February 25th, 2019 Read Time: 3 minutes
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VoIP stands for Voice Over Internet Protocol, and it basically allows users to make calls over an internet connection rather than a telephone network. Switching your office’s communication system to VoIP can not only save your business a lot of money, but it can also provide many features that can’t be found with traditional phone services.
Why is this advantageous? Because it allows you to set up a communication system that is as simple or complex as you'd like to meet the needs of your office. VoIP allows more flexibility for specific departments, as well as traveling or remote employees, and businesses don’t need to worry about upgrading any systems on their own, as it is usually done automatically by the provider. If you’re looking to switch over to VoIP, follow these guidelines to find and implement the right system for your office.
There are several types of VoIP calling solutions. In fact, you may be familiar with Google Hangouts or Skype, both of which offer a specific type of VoIP service. But like any type of system or software, the first step is to assess your business' needs to figure out which type of VoIP service will be best for you.
There are a few types of VoIP phone systems out there, from systems that are completely hosted by a third party to on-premise VoIP set-ups to fully virtual VoIP systems. Some basic factors to consider include:
Your office’s current call traffic
The amount of users and departments you’ll need to support
The types of devices you’ll want to be able to log-in from
Your current communications/phone bill budget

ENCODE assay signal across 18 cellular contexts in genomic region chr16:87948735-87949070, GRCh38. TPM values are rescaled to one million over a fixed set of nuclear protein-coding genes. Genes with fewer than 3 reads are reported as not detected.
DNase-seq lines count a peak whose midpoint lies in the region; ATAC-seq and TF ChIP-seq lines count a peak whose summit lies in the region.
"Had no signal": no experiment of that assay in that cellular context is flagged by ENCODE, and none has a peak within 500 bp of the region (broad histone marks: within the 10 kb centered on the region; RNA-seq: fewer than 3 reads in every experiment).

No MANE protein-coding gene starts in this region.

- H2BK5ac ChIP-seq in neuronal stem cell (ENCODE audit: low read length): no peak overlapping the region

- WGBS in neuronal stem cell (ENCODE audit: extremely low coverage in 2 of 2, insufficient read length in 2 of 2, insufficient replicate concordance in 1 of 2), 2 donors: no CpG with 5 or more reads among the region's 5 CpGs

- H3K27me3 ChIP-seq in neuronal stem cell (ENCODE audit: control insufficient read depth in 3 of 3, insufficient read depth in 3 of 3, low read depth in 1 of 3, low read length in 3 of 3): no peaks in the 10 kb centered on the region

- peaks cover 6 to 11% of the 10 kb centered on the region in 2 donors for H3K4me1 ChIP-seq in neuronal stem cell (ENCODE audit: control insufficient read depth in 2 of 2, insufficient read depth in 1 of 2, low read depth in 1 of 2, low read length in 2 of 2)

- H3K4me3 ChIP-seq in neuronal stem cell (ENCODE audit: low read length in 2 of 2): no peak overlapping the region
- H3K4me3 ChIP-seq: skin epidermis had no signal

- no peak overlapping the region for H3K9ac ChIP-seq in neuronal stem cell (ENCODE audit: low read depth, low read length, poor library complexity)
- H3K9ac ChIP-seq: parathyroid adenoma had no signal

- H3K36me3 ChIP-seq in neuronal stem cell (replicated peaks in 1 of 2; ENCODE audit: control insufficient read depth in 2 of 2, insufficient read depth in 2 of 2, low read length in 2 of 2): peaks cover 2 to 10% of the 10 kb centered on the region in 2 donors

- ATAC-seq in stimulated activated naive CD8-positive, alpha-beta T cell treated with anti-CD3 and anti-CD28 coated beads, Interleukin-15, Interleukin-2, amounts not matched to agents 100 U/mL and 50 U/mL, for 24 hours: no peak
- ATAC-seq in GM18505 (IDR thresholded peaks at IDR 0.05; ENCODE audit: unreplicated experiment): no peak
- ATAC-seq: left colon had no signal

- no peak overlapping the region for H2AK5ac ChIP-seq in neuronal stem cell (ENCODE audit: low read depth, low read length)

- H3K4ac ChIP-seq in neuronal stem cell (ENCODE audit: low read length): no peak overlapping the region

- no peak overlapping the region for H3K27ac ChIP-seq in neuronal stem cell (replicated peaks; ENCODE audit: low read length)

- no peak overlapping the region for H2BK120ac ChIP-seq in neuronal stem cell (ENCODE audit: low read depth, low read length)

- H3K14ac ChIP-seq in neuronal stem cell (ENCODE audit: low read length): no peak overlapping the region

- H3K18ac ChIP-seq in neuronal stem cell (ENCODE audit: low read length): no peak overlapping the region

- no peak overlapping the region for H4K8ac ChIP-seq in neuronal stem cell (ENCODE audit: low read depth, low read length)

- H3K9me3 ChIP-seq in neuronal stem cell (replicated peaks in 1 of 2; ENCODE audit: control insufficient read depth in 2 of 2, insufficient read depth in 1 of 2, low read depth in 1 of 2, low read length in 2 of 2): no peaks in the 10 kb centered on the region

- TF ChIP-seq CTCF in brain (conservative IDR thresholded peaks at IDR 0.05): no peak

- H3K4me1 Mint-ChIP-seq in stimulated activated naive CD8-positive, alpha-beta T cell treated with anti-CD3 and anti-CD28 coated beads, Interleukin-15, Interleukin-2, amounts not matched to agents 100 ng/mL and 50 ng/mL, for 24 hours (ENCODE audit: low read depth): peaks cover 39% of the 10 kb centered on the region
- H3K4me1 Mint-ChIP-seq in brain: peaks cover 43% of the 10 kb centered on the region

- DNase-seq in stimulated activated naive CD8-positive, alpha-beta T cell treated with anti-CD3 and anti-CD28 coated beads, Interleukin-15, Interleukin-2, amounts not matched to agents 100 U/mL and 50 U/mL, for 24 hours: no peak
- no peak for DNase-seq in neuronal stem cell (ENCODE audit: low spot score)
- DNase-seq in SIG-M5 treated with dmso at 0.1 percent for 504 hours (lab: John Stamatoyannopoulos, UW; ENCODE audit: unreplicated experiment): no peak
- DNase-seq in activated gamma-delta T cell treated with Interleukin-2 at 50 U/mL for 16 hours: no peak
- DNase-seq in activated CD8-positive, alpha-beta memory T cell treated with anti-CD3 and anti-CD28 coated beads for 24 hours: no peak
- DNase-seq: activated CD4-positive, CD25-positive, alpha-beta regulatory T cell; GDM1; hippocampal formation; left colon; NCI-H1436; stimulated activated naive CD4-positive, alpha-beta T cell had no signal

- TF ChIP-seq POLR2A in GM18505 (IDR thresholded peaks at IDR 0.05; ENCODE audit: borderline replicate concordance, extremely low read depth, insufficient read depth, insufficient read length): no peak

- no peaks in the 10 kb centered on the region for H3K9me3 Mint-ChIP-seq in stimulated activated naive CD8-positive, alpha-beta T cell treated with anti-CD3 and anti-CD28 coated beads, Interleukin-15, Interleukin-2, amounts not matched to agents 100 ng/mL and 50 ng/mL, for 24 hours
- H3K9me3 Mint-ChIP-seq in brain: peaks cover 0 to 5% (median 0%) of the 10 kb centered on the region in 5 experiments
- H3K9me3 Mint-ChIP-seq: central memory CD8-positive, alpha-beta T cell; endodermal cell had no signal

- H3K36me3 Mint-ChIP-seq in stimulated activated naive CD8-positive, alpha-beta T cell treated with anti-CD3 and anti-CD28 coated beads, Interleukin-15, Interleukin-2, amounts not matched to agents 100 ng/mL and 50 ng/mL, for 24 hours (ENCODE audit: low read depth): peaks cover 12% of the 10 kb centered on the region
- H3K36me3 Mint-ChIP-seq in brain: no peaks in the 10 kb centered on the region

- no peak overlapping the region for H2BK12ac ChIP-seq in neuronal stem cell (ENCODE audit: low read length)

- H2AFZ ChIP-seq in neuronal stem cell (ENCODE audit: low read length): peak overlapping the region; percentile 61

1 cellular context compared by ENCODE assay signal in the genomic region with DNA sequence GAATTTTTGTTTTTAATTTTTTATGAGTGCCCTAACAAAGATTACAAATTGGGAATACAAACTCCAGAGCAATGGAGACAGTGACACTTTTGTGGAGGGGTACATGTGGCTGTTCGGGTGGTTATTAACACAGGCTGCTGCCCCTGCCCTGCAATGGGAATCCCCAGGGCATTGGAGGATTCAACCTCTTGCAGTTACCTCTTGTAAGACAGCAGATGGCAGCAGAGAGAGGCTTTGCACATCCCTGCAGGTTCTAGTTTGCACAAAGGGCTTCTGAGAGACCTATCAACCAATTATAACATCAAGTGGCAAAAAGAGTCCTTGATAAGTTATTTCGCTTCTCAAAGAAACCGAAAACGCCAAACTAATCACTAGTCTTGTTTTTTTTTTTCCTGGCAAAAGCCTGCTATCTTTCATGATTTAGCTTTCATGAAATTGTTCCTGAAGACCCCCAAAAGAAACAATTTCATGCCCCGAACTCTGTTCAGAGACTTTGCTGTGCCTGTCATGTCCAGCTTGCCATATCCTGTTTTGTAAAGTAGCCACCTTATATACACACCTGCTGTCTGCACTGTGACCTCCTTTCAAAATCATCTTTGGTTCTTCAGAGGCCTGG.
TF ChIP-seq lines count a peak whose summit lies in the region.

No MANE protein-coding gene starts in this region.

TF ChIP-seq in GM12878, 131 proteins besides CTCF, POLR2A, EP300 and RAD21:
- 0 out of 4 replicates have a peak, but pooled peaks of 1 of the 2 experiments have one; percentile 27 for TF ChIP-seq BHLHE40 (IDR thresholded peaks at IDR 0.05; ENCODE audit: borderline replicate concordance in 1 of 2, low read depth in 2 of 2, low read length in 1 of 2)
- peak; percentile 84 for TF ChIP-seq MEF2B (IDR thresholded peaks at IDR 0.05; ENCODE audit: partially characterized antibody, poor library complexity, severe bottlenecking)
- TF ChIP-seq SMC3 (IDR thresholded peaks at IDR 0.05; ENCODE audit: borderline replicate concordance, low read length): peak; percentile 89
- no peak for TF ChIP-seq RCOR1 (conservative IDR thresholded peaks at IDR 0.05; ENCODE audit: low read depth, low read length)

How many unique phone numbers or phone extensions will you need for each employee or department?
Can your current network support VoIP or will you need to upgrade your network?
Once you’ve considered your office’s basic needs, you can then review the types of features you’ll want, such as:
Advanced call forwarding/auto-call routing
Virtual phone lines/soft-phone or web-phone apps for traveling and remote employees
Conference calling or video conferencing
Forwarding voicemails to inboxes
Once you’ve selected your VoIP service, it’s time to set it up. Here’s a basic checklist to follow when setting up your VoIP account, although not all of these may be applicable to your business.
Add users and phones
Assign phones to users
Assign voicemail boxes to users
Create call groups and queues
Record custom greetings
Set up call attendants/calling menus
Configure call forwarding settings
Set up business hours settings
Make test calls
Depending on what VoIP service and features you have, you may want to provide an overview or brief training for your staff. Show them how to make calls and access voicemails. Go over any specific protocols or procedures for respective departments, and provide instructions on how to download or log-in to any required software or plugins.
While many features of a business VoIP solution would be considered advantageous for small to midsize businesses, there are also a few challenges to consider and prepare for. VoIP systems require fast and reliable internet connections, so you may want to come up with a backup plan in case your internet connection slows down or disconnects, even for a short period of time. It can also be challenging to self-install, especially if you are trying to upgrade existing hardware or set up an on-premise VoIP system. That’s when finding a VoIP service with reliable and 24/7 customer support comes in handy.